I have been honored to offer this most recent N-N-1. Thank you to everyone who participated. I am already looking forward to the next one.
Princess Butter, whose blog is asplashofmylife.wordpress.com, has a short, but very sweet, entry for this N-N-1.
Barb Abelhauser has the wonderful blog theviewfromadrawbridge.com/ . She tells us about the change of season and of the change in her working conditions.
As a bridgetender in Seattle, the first Saturday in May is a pivotal one. This is the official opening day of boating season in the emerald city. Granted, you can boat all year ‘round, but today is a day of celebration. There are races and a boat parade, and thousands of Seattleites line the shores to celebrate spring.
It’s also the time of year when we start to have the spectacular weather that we try to keep secret from the rest of the country. So, yeah, people are out there on the water. I would be, too, if I had a boat instead of opening this bridge for them. They’re out there, and it seems as though they won’t touch dry land again until at least September.
As a bridgetender, two weeks ago I might have averaged 3 openings in a shift. Now, and for the next few months, it will be more like 10-15 openings. This is the time of year when I stop feeling guilty about my excellent pay and benefits, and actually start earning them. Talk about season changes!
This is a picture of today’s festivities from my perspective.
Miss Anju, also known as Cupitonian, whose blog is thislabyrinthiroam.blog is in India. She sent this picture and writing:
It’s easy to assume that the tropics have just one climate – hot! But I remember the changing of seasons fondly. The trees in Bangalore would turn a vivid green; parakeets would start hosting family gatherings in them; the streets would smell like mangoes and the promise of rain; pink, red, yellow flowers would line the branches that hung over streets, sheltering children playing a game or two of cricket or kabbadi; the roads would fill with the sound of the ice cream cycle’s bell and kids running after him, screaming “ting ting uncle, ting ting uncle”. Every now and then you’d catch a glimpse of a mum calling for her kids to come in and hydrate – fresh lemonade, chilled watermelon, spicy buttermilk and the promise of endless afternoons spent reading under the shade of a tree! The houses would have their windows open, their carefree attitude leaking out or being sucked in, adding to the riot of colour and the feeling of total freedom. This week, I was able to capture that feeling of summer in a picture. And now, you get to share in it as well.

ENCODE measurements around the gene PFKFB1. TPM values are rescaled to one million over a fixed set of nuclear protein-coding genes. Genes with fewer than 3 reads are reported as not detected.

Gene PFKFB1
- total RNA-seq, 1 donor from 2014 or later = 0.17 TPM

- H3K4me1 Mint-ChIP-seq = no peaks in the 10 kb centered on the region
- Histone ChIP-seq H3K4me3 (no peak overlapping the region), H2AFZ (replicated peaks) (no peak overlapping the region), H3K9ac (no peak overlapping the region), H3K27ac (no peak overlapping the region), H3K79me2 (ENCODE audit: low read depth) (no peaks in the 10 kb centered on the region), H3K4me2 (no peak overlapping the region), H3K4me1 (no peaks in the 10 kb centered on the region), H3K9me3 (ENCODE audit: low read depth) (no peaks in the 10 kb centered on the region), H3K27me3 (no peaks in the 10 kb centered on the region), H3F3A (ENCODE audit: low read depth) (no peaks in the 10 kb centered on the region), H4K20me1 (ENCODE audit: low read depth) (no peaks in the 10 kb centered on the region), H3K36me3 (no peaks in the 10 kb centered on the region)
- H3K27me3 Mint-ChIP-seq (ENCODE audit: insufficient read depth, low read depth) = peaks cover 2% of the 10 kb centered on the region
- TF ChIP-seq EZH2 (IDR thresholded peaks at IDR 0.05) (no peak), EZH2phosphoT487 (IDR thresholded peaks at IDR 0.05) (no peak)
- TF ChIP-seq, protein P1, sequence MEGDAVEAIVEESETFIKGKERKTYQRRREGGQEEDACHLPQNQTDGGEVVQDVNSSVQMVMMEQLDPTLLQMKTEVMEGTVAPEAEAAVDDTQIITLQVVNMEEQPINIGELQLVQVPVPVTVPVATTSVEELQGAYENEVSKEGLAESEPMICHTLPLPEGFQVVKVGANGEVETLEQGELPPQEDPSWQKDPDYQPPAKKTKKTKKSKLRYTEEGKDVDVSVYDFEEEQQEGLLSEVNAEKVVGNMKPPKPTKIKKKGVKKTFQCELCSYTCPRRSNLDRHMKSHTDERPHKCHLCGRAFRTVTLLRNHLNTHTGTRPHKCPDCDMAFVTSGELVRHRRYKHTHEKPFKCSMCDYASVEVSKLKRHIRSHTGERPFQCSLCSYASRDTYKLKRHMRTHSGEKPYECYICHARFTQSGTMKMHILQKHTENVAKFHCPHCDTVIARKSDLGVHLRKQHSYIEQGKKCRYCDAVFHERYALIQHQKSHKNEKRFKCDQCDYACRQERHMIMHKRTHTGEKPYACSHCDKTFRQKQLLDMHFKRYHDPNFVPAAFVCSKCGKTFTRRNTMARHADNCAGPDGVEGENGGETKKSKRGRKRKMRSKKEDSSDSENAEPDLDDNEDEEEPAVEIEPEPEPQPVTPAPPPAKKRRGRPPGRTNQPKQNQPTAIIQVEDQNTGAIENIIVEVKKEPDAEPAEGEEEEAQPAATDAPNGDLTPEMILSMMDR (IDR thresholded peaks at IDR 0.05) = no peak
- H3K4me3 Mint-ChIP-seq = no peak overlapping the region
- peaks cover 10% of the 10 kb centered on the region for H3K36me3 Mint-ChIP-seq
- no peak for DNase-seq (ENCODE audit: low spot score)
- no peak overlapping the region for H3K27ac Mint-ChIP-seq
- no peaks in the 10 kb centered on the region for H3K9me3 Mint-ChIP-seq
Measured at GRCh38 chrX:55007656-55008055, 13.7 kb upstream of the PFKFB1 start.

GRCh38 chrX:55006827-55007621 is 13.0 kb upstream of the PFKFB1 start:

Mr. Norm who has the blog classicalgasbag.wordpress.com, sent this picture and writing:
One of the things that I love most about the beginning of Spring is the trees that bring forth new leaves. There is something special about new leaves on a tree. They seem brighter than they do later in the year. Even on cloudy days, like this one, there is a brightness in the color of the leaves, almost as if there is a light from within. I’ve thought about it and wonder if it is because the leaves are sparser on the limbs, and more natural light limns the leaves, or perhaps the air is cleaner, or maybe it is my imagination. Whatever the reason, I love it.
And now my submission:
Spring Comes to Stub Toe Creek
Stub Toe Creek
Flows into The Little Elbow River
A few miles south of West Lumbago,
After meandering through woodlands
As well as making forays into and out of
Farmers’ drainage ditches.
Like the creek, my life has wandered
Through pretty places and bleak places.
I have nurtured a few friends
And have poisoned others
With the runoff that I’ve picked up.
I return to the pretty places, like the creek,
To cleanse my mind and body
Of the nastiness I’ve witnessed
And spread to others.
This Spring day is one of those days
Where I refresh my being
In the beauty of life.